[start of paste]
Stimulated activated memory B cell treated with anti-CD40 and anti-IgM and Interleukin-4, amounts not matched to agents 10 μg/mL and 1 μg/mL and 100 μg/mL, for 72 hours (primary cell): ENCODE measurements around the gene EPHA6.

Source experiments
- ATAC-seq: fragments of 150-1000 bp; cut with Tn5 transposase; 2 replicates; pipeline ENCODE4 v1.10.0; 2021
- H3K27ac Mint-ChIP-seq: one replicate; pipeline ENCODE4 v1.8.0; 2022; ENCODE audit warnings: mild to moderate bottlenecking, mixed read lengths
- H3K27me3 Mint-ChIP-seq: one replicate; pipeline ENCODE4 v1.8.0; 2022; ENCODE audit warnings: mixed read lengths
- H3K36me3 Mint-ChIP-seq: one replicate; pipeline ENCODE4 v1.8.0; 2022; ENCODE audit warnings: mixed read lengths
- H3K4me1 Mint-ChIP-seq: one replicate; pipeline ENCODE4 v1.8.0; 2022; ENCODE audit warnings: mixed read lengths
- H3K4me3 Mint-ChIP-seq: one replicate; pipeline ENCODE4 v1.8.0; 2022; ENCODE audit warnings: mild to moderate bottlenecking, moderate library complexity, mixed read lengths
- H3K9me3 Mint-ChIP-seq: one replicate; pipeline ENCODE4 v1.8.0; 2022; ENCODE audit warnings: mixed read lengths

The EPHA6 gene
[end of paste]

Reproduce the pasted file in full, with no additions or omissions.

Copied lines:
Stimulated activated memory B cell treated with anti-CD40 and anti-IgM and Interleukin-4, amounts not matched to agents 10 μg/mL and 1 μg/mL and 100 μg/mL, for 72 hours (primary cell): ENCODE measurements around the gene EPHA6.

Source experiments
- ATAC-seq: fragments of 150-1000 bp; cut with Tn5 transposase; 2 replicates; pipeline ENCODE4 v1.10.0; 2021
- H3K27ac Mint-ChIP-seq: one replicate; pipeline ENCODE4 v1.8.0; 2022; ENCODE audit warnings: mild to moderate bottlenecking, mixed read lengths
- H3K27me3 Mint-ChIP-seq: one replicate; pipeline ENCODE4 v1.8.0; 2022; ENCODE audit warnings: mixed read lengths
- H3K36me3 Mint-ChIP-seq: one replicate; pipeline ENCODE4 v1.8.0; 2022; ENCODE audit warnings: mixed read lengths
- H3K4me1 Mint-ChIP-seq: one replicate; pipeline ENCODE4 v1.8.0; 2022; ENCODE audit warnings: mixed read lengths
- H3K4me3 Mint-ChIP-seq: one replicate; pipeline ENCODE4 v1.8.0; 2022; ENCODE audit warnings: mild to moderate bottlenecking, moderate library complexity, mixed read lengths
- H3K9me3 Mint-ChIP-seq: one replicate; pipeline ENCODE4 v1.8.0; 2022; ENCODE audit warnings: mixed read lengths

The EPHA6 gene